occupational need to create more
parking space because we have lots
of it." Hutchinson said. "But in September, we might have to make more
parking space available in the demand areas."
Parking would be allowed on previously restricted roadways such as
Westbrook. East Mall and Main
Mall. Hutchinson said. He added
Traffic and Security may make their
enforcement policy more lenient by
issuing fewer parking tickets.
Ihe AMS is planning a car pool
information service, said AMS president Margaret Copping. She could
not say when the service will be
available.
"The problem with car pool signup boards is that we'll only get a list
of passengers with no one will to
drive." Copping said.
Students' summer rag hits UBC
The Ubyssey is back. To keep UBC's community in touch with our quickly changing world, week by week, the
Ubyssey staff has organized the Summer Ubyssey.
Reaction to this announcement was mixed. "The SummerUbysseyis a wonderful thing. I hope," Alma Mater
Society president Margaret Copping said.
Ubyssey news editor Neil Lucente said, "The newspaper is important to U BC because students can use it to line
bird cages, to light fires and to wipe our asses."
The Summer Ubyssey will publish articles on university, community, provincial, national and international nev.o
from a student perspective. It will attempt to bring to the public's attention social issues the professional press ignores
or downplays such as youth unemployment.
It will publish every Wednesday from June 27 to August 8.
The Alma Mater Society, advertising revenue, the Walter Gage fund, the Alumni fund and the federal government's
career access program will fund the paper. The AMS and advertising revenue will cover most of the newspaper's
SI7.000 budget.
The newspaper will employ four student editors and one student advertising salesperson but contributors ar;
required. All UBC students are welcome to contribute to the newspaper. News tips and letters are also welcome.
Rick McCandless, education ministry institutional support services
director, said the delay results from
changes to the student aid program
announced in the February budget.
The Social Credit budget made the
student aid program all-loan by abolishing student grants. The Socreds
released no details on a complementary scholarship program announced
with the budget.
McCandless said he would not
comment on whether the government
is to blame for the student aid program delays, because students may
not suffer from the delay.
"We've been introducing a new
program and the form's wording
changed slightly. We've worked over
the last three months to put the pieces
in place it just took longer than
we thought," McCandless said.
Alma Mater Society president
Margaret Copping said the application's lateness and lack of detail
shows government administrators'
lack of efficiency and organization.
"They're making legislation and
policy faster than they can implement
it." Copping said.
And she said the application's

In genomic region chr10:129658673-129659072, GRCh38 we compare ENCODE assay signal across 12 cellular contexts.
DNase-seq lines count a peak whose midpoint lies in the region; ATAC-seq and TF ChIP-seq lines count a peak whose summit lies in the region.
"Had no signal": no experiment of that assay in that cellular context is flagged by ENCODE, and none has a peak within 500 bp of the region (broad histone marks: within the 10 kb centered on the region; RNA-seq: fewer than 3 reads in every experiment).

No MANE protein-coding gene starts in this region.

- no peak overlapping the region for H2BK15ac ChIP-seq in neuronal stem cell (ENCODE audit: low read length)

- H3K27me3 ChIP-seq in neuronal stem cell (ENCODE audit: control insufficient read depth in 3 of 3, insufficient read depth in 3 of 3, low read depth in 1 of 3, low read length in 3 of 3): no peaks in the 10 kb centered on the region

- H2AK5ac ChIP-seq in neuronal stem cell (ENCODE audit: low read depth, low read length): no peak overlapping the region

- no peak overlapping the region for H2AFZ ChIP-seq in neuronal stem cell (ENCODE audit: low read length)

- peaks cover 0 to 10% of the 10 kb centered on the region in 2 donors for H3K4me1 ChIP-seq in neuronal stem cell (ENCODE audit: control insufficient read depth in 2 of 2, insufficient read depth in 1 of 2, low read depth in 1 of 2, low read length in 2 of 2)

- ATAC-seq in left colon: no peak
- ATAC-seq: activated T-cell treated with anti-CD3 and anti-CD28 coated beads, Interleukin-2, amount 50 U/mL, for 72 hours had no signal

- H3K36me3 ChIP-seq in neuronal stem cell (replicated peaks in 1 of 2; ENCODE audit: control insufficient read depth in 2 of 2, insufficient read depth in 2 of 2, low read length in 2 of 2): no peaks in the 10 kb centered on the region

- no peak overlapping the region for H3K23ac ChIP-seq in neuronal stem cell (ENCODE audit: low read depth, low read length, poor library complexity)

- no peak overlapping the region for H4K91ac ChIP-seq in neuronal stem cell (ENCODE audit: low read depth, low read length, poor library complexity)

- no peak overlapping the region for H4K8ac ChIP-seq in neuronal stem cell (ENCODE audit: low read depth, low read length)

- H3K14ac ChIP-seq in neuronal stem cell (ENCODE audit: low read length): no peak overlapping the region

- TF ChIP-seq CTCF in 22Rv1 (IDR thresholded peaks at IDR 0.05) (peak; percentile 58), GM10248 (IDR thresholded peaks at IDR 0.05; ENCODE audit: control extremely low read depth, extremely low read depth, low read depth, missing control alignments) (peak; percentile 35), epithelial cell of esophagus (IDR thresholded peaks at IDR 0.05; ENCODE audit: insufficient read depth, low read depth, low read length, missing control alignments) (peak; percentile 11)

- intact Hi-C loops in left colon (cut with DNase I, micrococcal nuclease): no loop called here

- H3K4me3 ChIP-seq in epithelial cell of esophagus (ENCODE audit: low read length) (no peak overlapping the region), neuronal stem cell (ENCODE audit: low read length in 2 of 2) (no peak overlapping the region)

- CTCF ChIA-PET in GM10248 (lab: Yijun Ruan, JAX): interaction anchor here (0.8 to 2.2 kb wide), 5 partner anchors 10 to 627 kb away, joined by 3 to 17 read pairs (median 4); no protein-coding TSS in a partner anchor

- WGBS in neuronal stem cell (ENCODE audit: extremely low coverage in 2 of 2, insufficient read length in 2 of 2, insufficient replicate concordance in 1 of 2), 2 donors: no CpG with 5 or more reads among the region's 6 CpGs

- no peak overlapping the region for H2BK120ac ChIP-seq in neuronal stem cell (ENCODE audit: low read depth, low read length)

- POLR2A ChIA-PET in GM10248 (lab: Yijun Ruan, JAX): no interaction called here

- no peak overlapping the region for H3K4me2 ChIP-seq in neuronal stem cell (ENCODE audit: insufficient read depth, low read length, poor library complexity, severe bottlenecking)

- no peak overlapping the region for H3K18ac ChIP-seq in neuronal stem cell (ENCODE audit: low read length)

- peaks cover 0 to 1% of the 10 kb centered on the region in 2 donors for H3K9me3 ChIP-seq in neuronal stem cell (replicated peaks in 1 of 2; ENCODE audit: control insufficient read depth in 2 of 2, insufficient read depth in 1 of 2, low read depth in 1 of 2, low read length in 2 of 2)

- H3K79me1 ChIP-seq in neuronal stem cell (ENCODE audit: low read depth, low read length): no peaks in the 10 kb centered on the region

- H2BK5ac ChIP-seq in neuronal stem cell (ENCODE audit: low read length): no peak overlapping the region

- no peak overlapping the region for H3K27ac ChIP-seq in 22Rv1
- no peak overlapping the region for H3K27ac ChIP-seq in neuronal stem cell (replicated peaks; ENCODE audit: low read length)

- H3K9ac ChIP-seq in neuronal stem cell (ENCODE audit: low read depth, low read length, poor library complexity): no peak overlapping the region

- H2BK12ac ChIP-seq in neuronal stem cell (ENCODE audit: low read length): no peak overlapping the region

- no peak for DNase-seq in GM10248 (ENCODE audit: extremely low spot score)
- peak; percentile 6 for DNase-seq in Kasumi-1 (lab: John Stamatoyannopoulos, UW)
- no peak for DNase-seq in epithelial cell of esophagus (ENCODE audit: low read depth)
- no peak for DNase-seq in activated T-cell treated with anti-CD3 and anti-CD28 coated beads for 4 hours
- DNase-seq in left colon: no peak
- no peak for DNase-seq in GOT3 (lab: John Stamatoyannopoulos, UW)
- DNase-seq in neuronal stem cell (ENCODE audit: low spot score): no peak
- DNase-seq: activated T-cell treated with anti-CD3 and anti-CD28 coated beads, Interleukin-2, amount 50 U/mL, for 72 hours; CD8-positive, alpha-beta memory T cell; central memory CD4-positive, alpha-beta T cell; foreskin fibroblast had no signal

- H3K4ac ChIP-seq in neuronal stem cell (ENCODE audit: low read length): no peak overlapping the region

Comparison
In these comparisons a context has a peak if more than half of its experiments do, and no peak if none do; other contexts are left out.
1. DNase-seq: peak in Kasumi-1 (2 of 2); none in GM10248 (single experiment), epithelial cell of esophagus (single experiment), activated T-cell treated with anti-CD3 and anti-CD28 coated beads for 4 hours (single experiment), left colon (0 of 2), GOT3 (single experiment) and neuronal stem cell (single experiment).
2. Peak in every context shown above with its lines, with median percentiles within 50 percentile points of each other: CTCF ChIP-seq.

guide fails to mention the maximum
loan available and the academic requirements for a loan.
A student can receive a total of
$100 per week for every week of a
student's program in the federally
funded Canada Student Loans and a
the new B.C. loan, according to
Worsley.
Applicants for B.C. loans must
achieve a 60 per cent average in their
best 12 units during the previous year
to meet academic requirements.
Guy Couples. Central Credit Union businesses loan officer, said the
provincial government and the B.C.
Central Credit Union reached an
agreement in principle Friday for
credit unions to finance the loans.
The two sides will reach an official
contractual agreement this week.
Couples said.
McCandless said the lack of confirmed financing for the new program
prompted the delay in drafting the
aid applications.
But he said the credit unions are
not reluctant to handle the loans,
adding that some smaller credit unions do not have the necessary lending power.
"It's quite a complex set of arrangements." he said. "The credit unions
have been very good about it and
very accommodating."
Grads may sue
over centre transfer
By PATTI FLATHER
The Graduate Student Society,
claiming UBC broke 1982 agreements transferring graduate centre
control to them, is threatening to sue
UBC for taking over the centre this
May.
"If they keep pushing that the
agreements aren't valid we'll have to
take it to court." said GSS coordinator Mike Howlett.
Howlett and GSS vice president
John Dafoe said they question university motives in the take over. Da-
foe said a profit motive is possible.
Howlett said, "The university is really
attacking the principle of student
autonomy."
I he university took control of the
centre's banquet and social facilities
and froze the society's finances in
May.
In a May 4 letter to the society
U BC vice president academic Robert
Smith said the 1982 agreement was
invalid. He said the society's growing
deficit and hiring of consultants to
supervise unionized staff violated the
agreement.
Howlett said the centre's ledgers
for April and May show a $98,000
deficit in a yearly budget of $500,000
but he said the centre was breaking
even.
"We inherited most of the debt.
It's not our fault," he said.
Howlett said the society inherited
a $78,000 debt when they assumed
control of the facility in September,